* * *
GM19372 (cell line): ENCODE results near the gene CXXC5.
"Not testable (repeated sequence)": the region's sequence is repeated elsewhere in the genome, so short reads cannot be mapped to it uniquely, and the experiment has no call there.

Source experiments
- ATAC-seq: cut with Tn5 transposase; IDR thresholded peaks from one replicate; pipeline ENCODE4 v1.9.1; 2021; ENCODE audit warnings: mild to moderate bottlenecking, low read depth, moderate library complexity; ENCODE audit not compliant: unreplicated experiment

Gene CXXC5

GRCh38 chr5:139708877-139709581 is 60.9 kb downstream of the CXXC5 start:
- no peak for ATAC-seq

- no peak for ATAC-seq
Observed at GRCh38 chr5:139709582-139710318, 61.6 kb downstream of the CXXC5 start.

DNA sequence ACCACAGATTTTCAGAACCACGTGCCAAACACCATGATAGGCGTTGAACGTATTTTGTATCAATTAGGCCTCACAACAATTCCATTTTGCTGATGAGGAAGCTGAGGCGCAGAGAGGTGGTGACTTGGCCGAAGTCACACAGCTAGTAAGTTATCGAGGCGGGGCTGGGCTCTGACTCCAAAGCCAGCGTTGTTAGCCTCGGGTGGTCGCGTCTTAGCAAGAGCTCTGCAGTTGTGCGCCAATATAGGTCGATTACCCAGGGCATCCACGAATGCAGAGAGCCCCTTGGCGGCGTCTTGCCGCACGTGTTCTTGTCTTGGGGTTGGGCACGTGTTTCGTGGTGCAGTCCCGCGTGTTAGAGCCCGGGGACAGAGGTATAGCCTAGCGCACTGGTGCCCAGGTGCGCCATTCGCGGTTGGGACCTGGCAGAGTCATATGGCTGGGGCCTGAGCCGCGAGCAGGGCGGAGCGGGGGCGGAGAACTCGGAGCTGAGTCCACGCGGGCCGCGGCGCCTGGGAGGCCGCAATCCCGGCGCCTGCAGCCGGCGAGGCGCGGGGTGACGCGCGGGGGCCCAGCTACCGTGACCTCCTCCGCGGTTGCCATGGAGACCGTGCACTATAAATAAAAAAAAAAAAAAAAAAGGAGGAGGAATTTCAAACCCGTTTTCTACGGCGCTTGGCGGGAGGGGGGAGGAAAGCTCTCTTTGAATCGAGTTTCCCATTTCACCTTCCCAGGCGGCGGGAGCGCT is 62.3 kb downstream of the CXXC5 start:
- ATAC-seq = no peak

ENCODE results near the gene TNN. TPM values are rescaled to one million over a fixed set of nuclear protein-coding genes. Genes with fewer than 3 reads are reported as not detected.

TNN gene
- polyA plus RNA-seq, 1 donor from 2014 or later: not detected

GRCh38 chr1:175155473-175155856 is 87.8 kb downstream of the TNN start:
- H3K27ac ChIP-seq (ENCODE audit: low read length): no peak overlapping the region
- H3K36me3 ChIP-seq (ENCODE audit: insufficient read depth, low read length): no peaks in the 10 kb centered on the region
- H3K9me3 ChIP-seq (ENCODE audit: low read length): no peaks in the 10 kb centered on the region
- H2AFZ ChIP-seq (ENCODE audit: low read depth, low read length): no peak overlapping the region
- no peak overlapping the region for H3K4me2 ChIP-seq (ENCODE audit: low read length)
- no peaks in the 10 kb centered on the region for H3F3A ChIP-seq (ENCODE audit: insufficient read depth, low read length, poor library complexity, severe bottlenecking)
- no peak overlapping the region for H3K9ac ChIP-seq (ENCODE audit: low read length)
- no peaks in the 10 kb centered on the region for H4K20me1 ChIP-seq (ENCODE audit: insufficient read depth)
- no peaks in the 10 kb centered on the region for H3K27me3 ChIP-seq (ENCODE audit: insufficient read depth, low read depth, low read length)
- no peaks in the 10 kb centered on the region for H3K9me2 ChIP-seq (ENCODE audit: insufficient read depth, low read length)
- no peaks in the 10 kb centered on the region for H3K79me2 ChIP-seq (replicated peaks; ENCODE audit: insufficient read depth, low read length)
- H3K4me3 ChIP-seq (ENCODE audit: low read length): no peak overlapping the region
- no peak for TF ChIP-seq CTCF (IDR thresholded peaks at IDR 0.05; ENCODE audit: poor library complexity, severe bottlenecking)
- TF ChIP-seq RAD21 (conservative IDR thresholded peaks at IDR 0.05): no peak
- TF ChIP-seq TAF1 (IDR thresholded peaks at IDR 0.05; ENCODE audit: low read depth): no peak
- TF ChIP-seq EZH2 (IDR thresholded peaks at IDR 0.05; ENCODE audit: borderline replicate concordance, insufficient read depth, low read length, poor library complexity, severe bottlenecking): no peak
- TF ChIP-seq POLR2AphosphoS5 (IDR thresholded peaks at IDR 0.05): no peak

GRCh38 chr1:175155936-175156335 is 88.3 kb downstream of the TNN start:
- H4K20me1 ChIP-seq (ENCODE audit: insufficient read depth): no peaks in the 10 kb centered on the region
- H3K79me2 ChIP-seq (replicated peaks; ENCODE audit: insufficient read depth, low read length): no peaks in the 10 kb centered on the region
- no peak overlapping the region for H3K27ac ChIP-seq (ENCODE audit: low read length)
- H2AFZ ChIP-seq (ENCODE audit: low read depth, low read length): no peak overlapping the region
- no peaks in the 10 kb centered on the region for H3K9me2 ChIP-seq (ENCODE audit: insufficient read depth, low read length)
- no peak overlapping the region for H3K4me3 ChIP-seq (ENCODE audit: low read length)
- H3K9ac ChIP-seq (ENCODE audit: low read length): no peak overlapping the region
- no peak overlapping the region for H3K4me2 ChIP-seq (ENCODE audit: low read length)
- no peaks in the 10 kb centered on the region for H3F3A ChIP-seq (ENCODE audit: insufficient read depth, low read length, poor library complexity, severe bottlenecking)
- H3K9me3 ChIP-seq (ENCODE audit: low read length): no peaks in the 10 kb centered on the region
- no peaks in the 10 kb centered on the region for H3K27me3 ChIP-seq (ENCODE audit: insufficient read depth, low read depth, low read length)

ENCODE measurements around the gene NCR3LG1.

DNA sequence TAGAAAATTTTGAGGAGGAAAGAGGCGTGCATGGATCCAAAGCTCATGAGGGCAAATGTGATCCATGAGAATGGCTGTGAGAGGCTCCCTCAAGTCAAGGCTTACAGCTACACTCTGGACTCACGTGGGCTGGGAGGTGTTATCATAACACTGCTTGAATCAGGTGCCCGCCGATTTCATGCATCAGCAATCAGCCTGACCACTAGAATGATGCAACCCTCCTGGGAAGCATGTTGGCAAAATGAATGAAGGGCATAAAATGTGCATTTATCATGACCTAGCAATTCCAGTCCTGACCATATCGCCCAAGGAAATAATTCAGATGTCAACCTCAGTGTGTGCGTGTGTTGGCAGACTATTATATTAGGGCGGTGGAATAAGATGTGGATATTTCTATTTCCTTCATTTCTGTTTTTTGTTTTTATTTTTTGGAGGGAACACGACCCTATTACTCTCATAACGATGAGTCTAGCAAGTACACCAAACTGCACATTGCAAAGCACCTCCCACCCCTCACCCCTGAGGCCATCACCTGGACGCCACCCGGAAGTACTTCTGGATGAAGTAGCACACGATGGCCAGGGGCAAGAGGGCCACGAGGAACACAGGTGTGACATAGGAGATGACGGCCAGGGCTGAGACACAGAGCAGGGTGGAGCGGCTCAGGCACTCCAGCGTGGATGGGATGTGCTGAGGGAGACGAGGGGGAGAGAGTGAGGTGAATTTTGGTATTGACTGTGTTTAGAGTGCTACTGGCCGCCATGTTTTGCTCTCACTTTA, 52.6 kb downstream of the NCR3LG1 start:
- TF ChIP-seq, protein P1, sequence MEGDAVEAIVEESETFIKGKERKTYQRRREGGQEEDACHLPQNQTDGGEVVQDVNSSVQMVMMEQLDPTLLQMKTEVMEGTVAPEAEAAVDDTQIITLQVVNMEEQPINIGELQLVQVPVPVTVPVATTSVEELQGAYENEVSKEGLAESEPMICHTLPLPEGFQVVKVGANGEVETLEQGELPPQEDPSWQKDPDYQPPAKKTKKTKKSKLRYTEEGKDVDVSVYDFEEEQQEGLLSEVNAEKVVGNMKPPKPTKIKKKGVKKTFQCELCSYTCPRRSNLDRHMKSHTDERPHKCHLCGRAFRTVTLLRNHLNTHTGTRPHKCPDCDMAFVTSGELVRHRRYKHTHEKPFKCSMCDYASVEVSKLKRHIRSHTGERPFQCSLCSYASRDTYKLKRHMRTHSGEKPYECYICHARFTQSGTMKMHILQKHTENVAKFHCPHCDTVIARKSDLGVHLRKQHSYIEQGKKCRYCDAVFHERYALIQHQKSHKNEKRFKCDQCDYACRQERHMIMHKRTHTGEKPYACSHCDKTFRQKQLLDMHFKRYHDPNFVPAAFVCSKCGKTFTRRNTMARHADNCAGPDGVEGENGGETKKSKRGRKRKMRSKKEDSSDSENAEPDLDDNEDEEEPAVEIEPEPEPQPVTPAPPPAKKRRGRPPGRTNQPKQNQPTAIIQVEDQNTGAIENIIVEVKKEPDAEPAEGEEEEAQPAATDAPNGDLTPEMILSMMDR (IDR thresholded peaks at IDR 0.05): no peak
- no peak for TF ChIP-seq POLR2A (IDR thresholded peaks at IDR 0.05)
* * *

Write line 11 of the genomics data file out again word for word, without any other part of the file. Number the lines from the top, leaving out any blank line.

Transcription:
- ATAC-seq = no peak